Figure 24.--Fissures, sand boils, and grabens associated with lateral spreading near north-west end of main runway at Oakland International Airport. Photograph courtesy of B.A. Vallerga. Click on figure for larger image (44K). Photo of man standing in fissure at the Oakland International Airport.

Settlement and lateral spreading occurred in several places in the surrounding perimeter dikes at the west end of the runway fill. The maximum observed levee settlement of the perimeter dikes was approximately 0.5 to 0.7 m, and lateral deformations were similar in magnitude. Liquefaction-induced ground deformations also damaged an undeveloped area of fill to the north and northeast of the main runway. Sand boils and major fissures caused by lateral spreading in this area are shown in figure 30. Liquefaction was also observed near the main terminal buildings, which are supported on deeper foundations and were not significantly damaged, although settlements of as much as 8 cm were observed in several places in the surrounding soils. In addition, a below-ground tramway, which allows service vehicles carrying passengers' luggage to pass under part of one of the main terminal buildings, filled to a depth of 2 m with exuded sand and water, as shown in figure 25.

Figure 25.--Below-grade tramway, filled with as much as 1.8 m of extruded sand, at Oakland International Airport Terminal Building. Photograph courtesy of B.A. Vallerga. Click on figure for larger image (68K). Photo of tramway with extruded sand.

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PENETRATION TEST LOGS

The log of one of the three boreholes drilled at the OIA study site along the north end of runway 11-29 (fig. 18) are shown in figure 26. Additional SPT boreholes and CPT soundings were located in this area as part of ongoing geotechnical investigations directed toward evaluating and, if necessary and feasible, improving conditions along the runways to ensure operability in the wake of a future earthquake.

Figure 26.--Log of borehole ACPT7 in fill deposits at Oakland International Airport study site (see fig. 2 for location). Click on figure for larger image (64K). Log of borehole ACPT7.

As shown in figure 26, a modest surficial crust is present between 0- and 2-m depth, where the water table was penetrated. From 2- to 4.5-5.8-m depth, depending on the borehole, is an extremely loose deposit of fine-sand hydraulic fill that almost certainly was responsible for the observed liquefaction and lateral spreading. qc values within this deposit range from 2 to 14 MPa, and N values from 1 and 4 blows/ft. The material in this layer correlates with sand-boil material observed at the surface. Below this deposit, young bay mud with a low qc value defines the rest of the soil profile.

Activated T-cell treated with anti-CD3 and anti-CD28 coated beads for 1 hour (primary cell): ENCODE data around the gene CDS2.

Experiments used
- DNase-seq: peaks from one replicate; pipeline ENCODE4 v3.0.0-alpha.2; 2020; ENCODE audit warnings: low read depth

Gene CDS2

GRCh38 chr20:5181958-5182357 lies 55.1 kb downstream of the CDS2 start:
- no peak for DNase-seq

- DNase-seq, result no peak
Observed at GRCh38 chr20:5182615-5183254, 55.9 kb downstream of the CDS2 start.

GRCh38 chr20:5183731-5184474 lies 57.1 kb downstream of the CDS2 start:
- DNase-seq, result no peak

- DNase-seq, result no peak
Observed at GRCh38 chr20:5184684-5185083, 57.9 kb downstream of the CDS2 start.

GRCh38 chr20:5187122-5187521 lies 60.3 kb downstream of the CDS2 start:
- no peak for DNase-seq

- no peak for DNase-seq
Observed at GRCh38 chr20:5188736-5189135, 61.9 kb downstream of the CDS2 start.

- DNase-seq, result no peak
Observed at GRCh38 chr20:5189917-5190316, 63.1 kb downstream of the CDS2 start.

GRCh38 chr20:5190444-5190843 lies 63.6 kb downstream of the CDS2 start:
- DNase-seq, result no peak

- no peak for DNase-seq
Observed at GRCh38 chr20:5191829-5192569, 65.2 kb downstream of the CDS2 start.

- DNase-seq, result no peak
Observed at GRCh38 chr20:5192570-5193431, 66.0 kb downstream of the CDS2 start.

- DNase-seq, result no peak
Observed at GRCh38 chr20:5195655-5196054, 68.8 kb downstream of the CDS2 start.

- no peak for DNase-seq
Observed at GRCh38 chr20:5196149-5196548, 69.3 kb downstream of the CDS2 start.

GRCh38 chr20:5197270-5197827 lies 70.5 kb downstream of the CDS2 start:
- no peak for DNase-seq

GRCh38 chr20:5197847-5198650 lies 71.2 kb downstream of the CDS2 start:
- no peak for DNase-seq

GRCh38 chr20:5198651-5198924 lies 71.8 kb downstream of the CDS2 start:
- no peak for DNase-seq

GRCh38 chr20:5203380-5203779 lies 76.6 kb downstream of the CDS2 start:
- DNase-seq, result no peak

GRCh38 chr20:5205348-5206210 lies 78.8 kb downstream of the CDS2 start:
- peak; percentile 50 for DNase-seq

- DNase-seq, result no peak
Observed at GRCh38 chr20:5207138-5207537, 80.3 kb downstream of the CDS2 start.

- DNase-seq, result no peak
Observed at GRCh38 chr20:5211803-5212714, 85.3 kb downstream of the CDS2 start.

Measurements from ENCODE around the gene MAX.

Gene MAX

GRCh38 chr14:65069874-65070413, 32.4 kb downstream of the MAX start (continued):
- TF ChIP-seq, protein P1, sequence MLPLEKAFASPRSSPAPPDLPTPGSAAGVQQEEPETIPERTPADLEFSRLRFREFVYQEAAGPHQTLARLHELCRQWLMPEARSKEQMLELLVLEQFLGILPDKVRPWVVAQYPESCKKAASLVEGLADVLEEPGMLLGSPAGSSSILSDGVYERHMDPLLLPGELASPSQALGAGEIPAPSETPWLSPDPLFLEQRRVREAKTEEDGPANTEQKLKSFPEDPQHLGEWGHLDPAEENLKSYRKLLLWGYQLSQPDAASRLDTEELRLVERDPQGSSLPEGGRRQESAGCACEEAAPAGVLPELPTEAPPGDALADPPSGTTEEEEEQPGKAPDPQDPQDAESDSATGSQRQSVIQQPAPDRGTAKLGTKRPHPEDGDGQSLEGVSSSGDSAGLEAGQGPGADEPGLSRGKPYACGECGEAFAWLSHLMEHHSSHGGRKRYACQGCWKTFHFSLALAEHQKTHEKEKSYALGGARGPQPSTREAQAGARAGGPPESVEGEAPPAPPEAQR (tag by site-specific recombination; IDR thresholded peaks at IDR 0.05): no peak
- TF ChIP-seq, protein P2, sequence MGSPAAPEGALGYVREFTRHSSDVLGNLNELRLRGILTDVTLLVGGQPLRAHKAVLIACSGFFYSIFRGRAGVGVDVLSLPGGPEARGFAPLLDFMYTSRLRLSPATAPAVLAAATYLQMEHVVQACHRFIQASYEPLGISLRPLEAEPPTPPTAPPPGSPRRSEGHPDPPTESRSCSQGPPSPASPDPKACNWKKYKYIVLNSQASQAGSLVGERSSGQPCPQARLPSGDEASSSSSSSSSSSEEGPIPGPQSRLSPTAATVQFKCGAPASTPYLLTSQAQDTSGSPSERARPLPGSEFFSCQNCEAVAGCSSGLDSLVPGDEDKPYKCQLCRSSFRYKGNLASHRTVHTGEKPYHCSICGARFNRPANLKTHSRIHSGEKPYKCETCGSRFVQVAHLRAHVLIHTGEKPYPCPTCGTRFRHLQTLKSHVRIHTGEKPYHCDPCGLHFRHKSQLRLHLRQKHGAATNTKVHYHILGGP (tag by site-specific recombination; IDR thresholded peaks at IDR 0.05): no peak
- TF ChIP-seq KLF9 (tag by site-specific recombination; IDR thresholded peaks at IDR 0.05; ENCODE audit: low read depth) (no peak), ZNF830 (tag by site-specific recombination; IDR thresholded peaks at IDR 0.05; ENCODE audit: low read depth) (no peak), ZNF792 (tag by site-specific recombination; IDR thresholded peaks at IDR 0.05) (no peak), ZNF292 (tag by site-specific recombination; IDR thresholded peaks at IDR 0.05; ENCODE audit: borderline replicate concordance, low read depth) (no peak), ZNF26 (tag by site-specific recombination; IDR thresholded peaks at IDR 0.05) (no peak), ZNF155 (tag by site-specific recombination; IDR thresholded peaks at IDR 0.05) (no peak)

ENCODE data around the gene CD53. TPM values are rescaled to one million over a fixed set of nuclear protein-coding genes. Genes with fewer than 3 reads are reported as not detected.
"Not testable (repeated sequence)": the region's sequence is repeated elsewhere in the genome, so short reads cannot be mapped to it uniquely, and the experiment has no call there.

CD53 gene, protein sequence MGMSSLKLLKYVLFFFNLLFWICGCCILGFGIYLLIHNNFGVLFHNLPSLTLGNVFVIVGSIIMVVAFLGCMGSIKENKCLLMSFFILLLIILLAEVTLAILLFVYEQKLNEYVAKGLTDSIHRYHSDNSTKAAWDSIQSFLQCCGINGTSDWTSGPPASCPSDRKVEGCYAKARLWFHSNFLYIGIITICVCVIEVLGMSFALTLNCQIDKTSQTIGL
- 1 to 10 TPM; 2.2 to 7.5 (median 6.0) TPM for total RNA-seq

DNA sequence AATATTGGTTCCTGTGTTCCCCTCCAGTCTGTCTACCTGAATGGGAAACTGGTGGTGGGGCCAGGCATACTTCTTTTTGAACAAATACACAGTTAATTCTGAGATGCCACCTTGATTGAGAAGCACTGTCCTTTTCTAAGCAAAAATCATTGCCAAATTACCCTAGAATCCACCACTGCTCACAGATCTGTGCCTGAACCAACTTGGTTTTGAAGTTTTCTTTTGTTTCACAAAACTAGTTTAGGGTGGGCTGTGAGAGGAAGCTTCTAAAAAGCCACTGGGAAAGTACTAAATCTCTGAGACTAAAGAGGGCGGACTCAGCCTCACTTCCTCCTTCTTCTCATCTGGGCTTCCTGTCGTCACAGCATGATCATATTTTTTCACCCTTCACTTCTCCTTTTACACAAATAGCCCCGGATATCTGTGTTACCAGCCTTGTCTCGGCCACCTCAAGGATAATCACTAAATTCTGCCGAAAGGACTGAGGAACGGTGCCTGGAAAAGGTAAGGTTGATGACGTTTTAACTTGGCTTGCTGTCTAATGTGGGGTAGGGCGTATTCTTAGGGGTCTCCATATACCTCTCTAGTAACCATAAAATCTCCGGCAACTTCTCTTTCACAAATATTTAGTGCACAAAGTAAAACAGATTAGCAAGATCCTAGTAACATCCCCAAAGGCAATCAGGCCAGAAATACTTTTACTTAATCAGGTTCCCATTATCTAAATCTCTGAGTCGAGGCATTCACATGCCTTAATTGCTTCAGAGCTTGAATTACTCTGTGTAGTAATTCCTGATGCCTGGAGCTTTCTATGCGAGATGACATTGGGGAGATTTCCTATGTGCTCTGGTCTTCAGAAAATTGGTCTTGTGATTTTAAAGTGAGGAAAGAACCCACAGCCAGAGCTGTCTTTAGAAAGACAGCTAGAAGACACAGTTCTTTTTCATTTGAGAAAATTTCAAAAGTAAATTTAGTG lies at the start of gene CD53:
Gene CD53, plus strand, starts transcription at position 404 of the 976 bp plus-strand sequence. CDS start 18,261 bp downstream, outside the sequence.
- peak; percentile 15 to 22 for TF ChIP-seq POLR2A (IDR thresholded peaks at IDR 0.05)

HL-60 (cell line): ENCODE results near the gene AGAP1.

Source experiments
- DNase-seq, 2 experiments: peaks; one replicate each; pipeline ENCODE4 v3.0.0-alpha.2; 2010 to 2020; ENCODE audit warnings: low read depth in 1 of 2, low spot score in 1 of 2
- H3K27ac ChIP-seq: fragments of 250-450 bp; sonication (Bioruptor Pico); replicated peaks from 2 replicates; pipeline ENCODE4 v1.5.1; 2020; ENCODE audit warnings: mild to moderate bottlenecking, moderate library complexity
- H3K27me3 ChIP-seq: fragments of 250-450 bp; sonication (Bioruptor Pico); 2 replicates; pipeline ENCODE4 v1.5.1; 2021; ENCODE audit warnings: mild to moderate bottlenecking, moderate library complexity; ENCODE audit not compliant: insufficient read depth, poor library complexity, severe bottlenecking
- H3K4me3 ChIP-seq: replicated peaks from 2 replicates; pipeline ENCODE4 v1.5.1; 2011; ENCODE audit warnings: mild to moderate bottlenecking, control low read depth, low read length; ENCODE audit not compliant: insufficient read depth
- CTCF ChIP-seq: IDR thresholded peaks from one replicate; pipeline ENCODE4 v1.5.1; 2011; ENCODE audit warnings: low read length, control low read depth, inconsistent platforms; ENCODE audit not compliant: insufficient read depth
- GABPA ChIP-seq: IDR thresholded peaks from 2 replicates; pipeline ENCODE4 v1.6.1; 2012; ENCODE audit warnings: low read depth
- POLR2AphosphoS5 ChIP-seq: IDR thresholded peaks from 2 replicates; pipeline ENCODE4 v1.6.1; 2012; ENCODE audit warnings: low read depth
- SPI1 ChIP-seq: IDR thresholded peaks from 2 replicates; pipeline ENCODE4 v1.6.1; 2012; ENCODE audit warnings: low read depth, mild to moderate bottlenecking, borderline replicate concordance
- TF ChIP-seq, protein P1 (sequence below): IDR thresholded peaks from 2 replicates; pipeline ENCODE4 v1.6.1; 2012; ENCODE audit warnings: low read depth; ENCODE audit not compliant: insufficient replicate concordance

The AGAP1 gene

DISCUSSION

We compared the observed liquefaction behavior of eastbay fills with the liquefaction potential of the study sites, as measured by qc and N values. To remove the influence of effective overburden stress on the field penetration-resistance measurements so that we may evaluate the liquefaction potential of soil in a manner that is independent of soil depth, we normalized the field measurements to values at a corresponding reference vertical effective stress of 1 atm. For example, N values can be normalized to a reference effective overburden stress of 1 atm (Standard deviation symbol'vo=0.096 MPa) by correcting for overburden effects on penetration resistance, using the relation of Seed and Idriss (1971)

N1 = CnN. (3)

We found that the overburden-stress-correction factor, Cn, can be reasonably expressed as

Equation. (4)

where N1 is the overburden-stress-corrected standard penetration resistance, 'vo is the effective overburden stress, and 'ref is a reference stress of 1atm. Likewise, to evaluate qc values at a common reference stress we adjust the measured qc values as follows:

qc1 = Cq qc. (5)

We found that Cq can be reasonably expressed as

(6)

The N values were also adjusted to account for the efficiency of the SPT hammer system and the effects of sampler configuration. A standard SPT hammer efficiency of 60-percent energy transmission to the drill rod and sampler was adopted by Seed and others (1984). The actual SPT hammer efficiency of the drill rig used (a model CME-450) during most of the testing at east-bay sites was less than 60 percent. We used a Binary Instruments model 102 calibrator to determine the actual efficiency by stress-wave energy measurement (American Society for Testing and Materials, 1986b) and corrected the N1 measurements according to the recommendations of Farrar (1991; J.A. Farrar, oral commun., 1992). We also accounted for the influence of a split-spoon sampler that did not have a constant inside diameter of 5.50 cm (sampler configured to permit the use of internal sample liners and the liners were omitted) by increasing the recorded blowcounts by 10 to 20 percent for low and high N values, respectively (Seed and others, 1984).